I happen to be a defense attorney that hates political correctness, is libertarian and one who hates inequality and injustice period. So when I see something like the Duke case, or to a lesser extent Paris, I want to point out the problems and injustice...not keep on referring to their wealth, privilege or race.

Bottom line is that whats unfair is unfair and I prefer to focus on that case by case...not delving into political/social debates about poverty, money and social class.

The Paris situation (although certainly far from the worst injustice) is not fair or right if you know LA the courts, and even this judge. People's (and legal commentators) reaction to her plight only proves to me that people in this country are great at one thing... dumping on groups when they have a chance. They dump on the poor, on the rich, the famous...the middle class...whatever. No one seems to stand up anymore on true principal and call things as they see em without reference or care to which particular group someone belongs to. They are only interested in protecting whichever group "they" belong to and mock and revel in the misery and injustice of others. Such is the case with Hilton by many of those who decry what the system does do the poor and the "average joe"... but they dont care at all when it happens to a group they dont particularly care about.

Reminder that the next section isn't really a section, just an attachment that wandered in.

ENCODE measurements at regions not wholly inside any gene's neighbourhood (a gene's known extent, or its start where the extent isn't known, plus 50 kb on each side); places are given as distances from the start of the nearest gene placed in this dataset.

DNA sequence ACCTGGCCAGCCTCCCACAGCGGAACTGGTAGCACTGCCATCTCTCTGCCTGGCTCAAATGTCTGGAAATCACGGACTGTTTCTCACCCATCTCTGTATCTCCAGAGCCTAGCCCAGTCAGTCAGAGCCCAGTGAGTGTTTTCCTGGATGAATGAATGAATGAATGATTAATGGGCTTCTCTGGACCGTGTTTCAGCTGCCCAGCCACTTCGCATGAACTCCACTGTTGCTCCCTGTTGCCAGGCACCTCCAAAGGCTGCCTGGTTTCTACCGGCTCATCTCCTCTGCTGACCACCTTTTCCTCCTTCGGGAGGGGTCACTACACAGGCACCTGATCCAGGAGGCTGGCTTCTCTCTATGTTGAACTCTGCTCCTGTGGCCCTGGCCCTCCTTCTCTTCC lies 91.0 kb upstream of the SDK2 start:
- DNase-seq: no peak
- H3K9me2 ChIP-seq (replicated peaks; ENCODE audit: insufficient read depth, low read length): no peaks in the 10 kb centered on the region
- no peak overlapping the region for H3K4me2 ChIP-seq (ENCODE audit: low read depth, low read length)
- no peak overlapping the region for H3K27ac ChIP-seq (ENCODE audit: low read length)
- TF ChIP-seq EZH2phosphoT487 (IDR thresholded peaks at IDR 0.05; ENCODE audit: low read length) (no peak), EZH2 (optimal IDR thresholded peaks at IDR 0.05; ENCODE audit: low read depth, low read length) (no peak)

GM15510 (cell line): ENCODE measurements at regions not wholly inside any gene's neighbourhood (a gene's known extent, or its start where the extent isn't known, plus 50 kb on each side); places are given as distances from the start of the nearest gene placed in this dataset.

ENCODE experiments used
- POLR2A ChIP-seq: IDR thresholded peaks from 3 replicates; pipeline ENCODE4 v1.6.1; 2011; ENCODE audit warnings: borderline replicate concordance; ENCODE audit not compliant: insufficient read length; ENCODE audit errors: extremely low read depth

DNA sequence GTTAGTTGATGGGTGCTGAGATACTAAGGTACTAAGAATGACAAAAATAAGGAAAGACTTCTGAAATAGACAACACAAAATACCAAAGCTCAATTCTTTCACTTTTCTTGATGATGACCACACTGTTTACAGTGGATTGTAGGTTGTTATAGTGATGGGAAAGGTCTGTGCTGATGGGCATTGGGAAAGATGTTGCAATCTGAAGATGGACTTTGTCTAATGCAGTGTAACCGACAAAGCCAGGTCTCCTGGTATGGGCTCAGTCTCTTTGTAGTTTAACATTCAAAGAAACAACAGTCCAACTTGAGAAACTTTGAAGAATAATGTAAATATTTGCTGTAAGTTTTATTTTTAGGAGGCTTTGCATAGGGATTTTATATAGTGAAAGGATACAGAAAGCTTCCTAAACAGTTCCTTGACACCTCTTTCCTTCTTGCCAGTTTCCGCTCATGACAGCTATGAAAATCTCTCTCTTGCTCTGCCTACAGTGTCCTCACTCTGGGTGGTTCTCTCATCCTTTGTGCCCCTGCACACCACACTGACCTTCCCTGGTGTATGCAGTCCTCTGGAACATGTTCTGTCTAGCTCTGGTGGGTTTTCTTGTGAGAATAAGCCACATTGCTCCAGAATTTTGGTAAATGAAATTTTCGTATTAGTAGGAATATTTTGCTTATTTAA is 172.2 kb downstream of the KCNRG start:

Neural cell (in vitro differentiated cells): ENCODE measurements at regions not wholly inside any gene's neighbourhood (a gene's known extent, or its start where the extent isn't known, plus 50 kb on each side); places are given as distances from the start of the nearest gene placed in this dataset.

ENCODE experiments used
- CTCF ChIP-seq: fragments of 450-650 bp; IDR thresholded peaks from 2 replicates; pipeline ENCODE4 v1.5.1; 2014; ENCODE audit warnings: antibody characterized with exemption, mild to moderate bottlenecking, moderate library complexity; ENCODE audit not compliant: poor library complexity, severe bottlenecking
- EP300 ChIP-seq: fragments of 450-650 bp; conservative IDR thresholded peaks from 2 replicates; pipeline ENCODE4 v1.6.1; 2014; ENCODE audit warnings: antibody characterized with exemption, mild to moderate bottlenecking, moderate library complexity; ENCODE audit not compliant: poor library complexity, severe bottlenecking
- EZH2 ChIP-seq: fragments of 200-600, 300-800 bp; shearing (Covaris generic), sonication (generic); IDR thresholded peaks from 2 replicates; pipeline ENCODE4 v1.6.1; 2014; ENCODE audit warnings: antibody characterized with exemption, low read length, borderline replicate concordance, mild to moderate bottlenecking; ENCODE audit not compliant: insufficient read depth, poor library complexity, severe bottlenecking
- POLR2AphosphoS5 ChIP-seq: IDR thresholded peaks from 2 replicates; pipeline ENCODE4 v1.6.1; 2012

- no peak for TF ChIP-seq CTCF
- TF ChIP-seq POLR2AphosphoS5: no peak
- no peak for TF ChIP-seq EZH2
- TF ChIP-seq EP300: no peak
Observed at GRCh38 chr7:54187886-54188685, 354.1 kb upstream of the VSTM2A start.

penelope said...

i'm a PD here in LA, and i think her lawyer may have screwed her. but really, what else would we expect from most private criminal defense lawyers? she was sentenced to a higher fine or more community service than the average person given a wet reckless. we don't know if she could've been given a dry or a speed ex if he just pushed it a little more. and if he just stayed quiet instead of coming up with that plan to get her out for a medical reason, she probably would have gotten her 10%. all judges know about 10%. all prosecutors know about 10%. that's why the sentences are inflated (e.g., 90 CJ for prostitution.) who was rocky delgadillo trying to kid? and if anyone got special treatment, i'd say it would be mrs. delgadillo.

CS Legal said...

Well Penelope...agree with you on most everything...sans the private defense attorney jab, of course. ;)

Anonymous said...

>>if he just stayed quiet instead of coming up with that plan to get her out for a medical reason

I thought that early release for medical reasons begins and ends with the Sheriff. How would he have access to advocate to the Sheriff?

CS Legal said...

Even if she was not released based on the medical issues, there would be an uproar about letting her out after only 10%. Most lay observers would think she was getting special treatment instead of being released like everyone else. So I disagree with Peneple's comment on that.

Even if her release had nothing to do with medical, there would be a stink, the judge would get wind and hall her back into court as he did. Again, that (along with the specific orders regarding her jail time)is where the real unfairness lies as it wouldn't of happened to a regular defendant.

Anonymous said...

HA-HA! I watched Paris Hilton political ad video at
She's witty =))